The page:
THE WHITE HOUSE
Office of the Press Secretary
REMARKS BY THE PRESIDENT AT THE FUNERAL SERVICE FOR ADMIRAL ARLEIGH A. BURKE The United States Naval Academy Annapolis, Maryland
12:42 P.M. EST
THE PRESIDENT: Vice Admiral Metcalf, we thank you for your remarks and for your service. Admiral Owens, Admiral Boorda Admiral Larson, Secretary Dalton, Deputy Secretary White, Senator Lugar, Senator Chafee, Mr. Perot, Mr. Justice White; to the members of the diplomatic corps who are here, representatives of the four services, all those who served with Arleigh Burke; Dr. Ward, and most especially Mrs. Burke.
We gather today to honor the life of one of the Navy's finest sailors and greatest leaders. Every life is a lesson, but his life particularly so, for in 94 years on this earth, at sea and on land, Arleigh Burke gave nothing less than everything he had for his cherished Navy and his beloved country.
Born at the dawn of this century, on a hardscrabble farm at the foot of the Colorado Rockies, educated at this great Academy, wed to his wife 72 years ago here in this very chapel, Arleigh Burke stood watch over our freedom for more than four decades.
Late this summer, just before I traveled to Pearl Harbor to commemorate the end of the Second World War, I had the honor of spending an evening with Admiral Burke at the Pentagon. This hero of long nights and long days of the Pacific War gave me his wise counsel. And like so many of my predecessors, I came away far richer for it in an evening I will never forget.
As a Navy Captain in 1943, it was Arleigh Burke who understood the full potential of the Navy's destroyers -- its "Tin Cans." In so doing, he helped turn the tide in freedom's favor -- at Empress Augusta Bay off Cape St. George and across vast stretches of the South Pacific. During one campaign that spanned 22 separate engagements, Burke and his squadron of "Little Beavers," some of whom are here with us today, accomplished astonishingly big feats. They demolished an enemy cruiser, nine destroyers, a submarine, nine smaller ships, and downed some 30 aircraft.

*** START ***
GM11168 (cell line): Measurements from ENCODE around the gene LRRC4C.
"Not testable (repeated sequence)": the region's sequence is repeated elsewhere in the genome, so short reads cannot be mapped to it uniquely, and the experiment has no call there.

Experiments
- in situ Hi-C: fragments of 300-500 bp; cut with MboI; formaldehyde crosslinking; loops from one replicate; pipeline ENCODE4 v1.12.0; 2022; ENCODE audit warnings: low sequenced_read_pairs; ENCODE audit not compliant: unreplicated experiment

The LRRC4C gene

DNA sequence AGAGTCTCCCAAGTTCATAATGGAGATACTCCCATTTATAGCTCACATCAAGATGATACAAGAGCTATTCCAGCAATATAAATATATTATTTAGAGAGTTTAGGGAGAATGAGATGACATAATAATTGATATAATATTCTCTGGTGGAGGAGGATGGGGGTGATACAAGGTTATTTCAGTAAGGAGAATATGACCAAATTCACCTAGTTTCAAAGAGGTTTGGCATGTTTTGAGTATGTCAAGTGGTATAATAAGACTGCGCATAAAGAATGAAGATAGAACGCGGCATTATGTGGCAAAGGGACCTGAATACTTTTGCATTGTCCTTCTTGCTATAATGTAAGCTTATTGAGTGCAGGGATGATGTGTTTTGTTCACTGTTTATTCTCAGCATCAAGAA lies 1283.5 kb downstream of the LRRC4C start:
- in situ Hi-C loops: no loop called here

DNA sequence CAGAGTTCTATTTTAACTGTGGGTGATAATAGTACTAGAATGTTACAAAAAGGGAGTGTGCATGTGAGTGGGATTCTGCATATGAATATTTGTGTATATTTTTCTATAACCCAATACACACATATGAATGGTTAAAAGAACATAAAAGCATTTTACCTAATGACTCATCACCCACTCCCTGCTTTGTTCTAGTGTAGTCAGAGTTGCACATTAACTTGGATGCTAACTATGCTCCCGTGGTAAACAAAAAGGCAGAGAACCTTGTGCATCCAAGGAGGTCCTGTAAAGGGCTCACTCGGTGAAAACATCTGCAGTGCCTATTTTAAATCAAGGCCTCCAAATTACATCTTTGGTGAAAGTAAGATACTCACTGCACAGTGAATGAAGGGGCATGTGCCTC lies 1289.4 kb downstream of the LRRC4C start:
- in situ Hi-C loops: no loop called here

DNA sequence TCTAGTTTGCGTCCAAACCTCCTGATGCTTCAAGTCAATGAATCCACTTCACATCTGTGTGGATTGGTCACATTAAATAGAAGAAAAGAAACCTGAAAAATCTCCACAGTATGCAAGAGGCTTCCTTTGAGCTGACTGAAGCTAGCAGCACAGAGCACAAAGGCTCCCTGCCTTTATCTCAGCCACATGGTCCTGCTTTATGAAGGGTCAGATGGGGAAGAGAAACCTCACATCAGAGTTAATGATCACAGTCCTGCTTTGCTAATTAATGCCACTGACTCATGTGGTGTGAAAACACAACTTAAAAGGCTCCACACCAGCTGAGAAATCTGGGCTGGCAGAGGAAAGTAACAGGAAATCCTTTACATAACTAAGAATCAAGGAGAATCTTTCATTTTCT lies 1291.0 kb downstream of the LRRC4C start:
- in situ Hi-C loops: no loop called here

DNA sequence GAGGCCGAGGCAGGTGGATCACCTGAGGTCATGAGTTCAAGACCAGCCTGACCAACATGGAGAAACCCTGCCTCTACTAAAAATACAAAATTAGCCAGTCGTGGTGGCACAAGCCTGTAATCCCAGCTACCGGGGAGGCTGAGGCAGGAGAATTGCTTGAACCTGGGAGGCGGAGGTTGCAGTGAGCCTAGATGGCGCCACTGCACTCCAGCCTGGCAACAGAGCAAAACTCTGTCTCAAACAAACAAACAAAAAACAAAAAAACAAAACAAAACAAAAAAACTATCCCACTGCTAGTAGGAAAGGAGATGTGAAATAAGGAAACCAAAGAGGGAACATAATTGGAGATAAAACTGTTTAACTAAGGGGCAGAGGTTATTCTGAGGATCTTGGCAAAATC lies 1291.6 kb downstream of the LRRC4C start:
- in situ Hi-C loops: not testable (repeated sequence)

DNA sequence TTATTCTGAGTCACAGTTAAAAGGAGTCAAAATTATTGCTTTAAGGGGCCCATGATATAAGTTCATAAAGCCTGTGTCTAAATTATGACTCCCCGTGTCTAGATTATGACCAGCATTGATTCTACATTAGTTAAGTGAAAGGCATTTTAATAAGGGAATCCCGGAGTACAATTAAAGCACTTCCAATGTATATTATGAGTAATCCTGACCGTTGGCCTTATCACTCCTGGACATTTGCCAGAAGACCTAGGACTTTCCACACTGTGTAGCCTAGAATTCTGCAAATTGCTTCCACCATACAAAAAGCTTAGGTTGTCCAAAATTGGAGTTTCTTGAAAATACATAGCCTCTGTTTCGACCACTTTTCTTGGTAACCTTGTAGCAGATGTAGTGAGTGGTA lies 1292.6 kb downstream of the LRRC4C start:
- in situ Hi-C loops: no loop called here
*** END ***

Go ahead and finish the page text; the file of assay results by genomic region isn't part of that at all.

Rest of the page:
Later, while serving under Admiral Marc Mitscher, Arleigh Burke pulled shipmates from the flaming aftermath of Kamikaze attacks and helped plan the war's concluding battles at Philippine Sea, Leyte, Iwo Jima and Okinawa. For that extraordinary heroism and grand vision, he earned the Navy Cross, the Distinguished Service Medal, the Silver Star and the Purple Heart.
Like all good sailors, Admiral Burke had the ability to see over the horizon. He taught the Navy how to fight at night, attacking with torpedoes as well as guns. As Chief of Naval Operations for those unprecedented three terms, he created the most balanced, versatile fleet in history, one that enabled us to preserve the peace and safeguard our freedom throughout all of the hard days of the Cold War. He built nuclear submarines so that our Navy would be as strong below the ocean's surface as it was above it. He armed them with Polaris missiles so we could better deter Soviet attacks. He took from blueprint to shipyard the idea of a fleet propelled by the power of the atom.